Command Economic system – Socialism

These are the economic systems with the total opposite of the free market system. This is considered as a welfare economic system because overall social wellbeing is the main objective of economic activities. Some of the features of the Command economy can be listed below.

  1. Government control over the economy
  2. Resources are allocated according to the government plans.
  3. Restricted private property ownership.
  4. Social welfare is the main objective, not the profit.

The total control of the economy is in the hand of the government. Though there is a price for the product, it does not have any controlling ability. On behalf of the government, the Central Planning Authority decides upon the allocation of resources in a way that maximizes social welfare. Through the researches conducted by them, pressing needs of the economy are identified and the resources are allocated to produce goods and services to satisfy them.

In addition, the planning aims at a maximum efficiency of resources and their sustainability. Consumer goods are distributed through the network of Co-operatives. The workers are employed in different jobs according to the requirement of the planning body and they are organized as groups called Communes

There is no private ownership of property. All the factors of production except labor are owned by the government. Therefore, in a command economy, there is no competition.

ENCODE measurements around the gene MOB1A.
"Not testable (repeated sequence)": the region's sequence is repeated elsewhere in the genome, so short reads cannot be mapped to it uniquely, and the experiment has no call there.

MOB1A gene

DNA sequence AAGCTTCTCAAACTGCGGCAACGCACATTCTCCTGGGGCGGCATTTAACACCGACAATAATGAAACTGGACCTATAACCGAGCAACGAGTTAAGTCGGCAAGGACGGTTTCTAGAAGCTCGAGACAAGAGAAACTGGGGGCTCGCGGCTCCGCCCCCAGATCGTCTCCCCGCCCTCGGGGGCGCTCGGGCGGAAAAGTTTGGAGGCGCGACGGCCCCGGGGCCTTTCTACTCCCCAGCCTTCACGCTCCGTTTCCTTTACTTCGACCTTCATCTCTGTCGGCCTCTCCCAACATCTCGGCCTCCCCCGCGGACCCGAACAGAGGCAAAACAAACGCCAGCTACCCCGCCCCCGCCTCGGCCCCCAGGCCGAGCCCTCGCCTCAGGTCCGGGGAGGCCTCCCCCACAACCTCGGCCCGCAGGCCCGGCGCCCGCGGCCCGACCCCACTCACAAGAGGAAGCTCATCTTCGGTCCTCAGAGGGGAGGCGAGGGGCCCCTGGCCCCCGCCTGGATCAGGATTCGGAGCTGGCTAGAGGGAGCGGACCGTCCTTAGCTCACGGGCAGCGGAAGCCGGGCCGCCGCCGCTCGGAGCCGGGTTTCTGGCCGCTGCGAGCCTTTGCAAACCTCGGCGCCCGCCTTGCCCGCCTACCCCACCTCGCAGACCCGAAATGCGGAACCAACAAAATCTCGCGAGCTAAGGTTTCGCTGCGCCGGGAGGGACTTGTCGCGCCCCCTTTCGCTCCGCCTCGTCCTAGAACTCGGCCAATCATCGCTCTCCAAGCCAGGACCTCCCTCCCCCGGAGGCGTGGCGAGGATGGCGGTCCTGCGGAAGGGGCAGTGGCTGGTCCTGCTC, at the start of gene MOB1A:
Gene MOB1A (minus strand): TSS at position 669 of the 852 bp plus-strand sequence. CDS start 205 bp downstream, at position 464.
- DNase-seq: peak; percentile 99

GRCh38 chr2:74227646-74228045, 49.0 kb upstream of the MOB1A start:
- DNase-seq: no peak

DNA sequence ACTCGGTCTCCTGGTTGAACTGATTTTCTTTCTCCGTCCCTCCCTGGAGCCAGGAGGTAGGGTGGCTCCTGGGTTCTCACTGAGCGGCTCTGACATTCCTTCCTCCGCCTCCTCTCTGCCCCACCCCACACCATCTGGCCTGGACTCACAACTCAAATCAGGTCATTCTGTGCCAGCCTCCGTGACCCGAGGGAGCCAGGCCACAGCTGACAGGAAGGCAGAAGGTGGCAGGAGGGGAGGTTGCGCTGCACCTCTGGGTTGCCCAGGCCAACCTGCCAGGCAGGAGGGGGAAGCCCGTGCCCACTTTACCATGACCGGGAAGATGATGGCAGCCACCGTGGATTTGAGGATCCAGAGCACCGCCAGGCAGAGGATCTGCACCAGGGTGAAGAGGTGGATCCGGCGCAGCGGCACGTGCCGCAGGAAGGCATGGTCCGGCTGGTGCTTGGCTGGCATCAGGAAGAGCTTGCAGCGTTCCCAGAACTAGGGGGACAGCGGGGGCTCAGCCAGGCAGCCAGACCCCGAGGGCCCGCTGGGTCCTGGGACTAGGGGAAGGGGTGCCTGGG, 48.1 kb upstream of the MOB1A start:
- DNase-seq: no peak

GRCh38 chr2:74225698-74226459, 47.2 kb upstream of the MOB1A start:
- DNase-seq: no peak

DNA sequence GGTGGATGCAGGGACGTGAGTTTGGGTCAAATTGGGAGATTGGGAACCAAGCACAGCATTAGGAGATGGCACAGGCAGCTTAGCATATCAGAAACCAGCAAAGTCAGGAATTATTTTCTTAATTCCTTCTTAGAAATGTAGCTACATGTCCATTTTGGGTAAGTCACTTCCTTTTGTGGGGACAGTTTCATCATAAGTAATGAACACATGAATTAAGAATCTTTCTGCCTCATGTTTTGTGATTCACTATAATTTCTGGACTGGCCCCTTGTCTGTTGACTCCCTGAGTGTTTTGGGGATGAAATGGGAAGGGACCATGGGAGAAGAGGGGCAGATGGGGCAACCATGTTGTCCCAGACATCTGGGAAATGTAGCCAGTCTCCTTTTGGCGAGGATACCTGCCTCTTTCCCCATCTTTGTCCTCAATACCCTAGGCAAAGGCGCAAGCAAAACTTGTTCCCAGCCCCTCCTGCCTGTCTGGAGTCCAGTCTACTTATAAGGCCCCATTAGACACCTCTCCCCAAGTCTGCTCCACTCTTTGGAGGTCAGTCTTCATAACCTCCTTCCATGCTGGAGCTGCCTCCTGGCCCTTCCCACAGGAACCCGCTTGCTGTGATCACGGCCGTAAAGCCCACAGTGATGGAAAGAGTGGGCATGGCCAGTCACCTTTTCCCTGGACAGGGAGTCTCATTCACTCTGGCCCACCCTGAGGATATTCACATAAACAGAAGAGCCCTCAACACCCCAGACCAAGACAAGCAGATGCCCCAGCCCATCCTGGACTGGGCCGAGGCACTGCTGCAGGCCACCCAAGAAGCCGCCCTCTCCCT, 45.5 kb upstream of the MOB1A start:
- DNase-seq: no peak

Mixed economic System

Though there are theoretical systems such as capitalism, Socialism, etc. they cannot be found in their pure form. Mixed economic systems are a practical situation that can be found in all the countries. Even in the USA, pure capitalism is not existing.

Mixed economic systems are a situation in which both socialist and capitalist economic features are present. Some of the features of this system are as follows.

  1. Both market and command economic features are present.
  2. Strategic economic sectors are in government control
  3. Economic planning is in government control
  4. Social welfare is the responsibility of the government.

In most of the economies, social welfare sectors such as Health, Education, etc. and strategically important sectors such as Food supply, National Defense, etc. are under State control. The private sector too is active in other sectors. The modern trend is that most governments rely more on the public sector to achieve higher efficiency and reduce public expenditure.

Marxism, Communism and Fascism

Communism and Marxism are based on the philosophical, social, political, and economic ideology that totally disapproves of the Capitalist economic order at the beginning of the 20th century in the Soviet Union. Their ultimate goal is to establish a socioeconomic structure based on the following features.

  • Common ownership of the means of production.
  • Do away with the society based on money, class, and State.

Both Marxian and communists share the same idea that the current social order stems from capitalism and the conflict between the working class and the capitalists is the root cause of all the problems. They are totally against the capitalists making a profit by employing the working class.

As far as Fascism is concerned, from time to time they supported different economic policies. The main objective was to concentrate the economic wellbeing towards the elite group.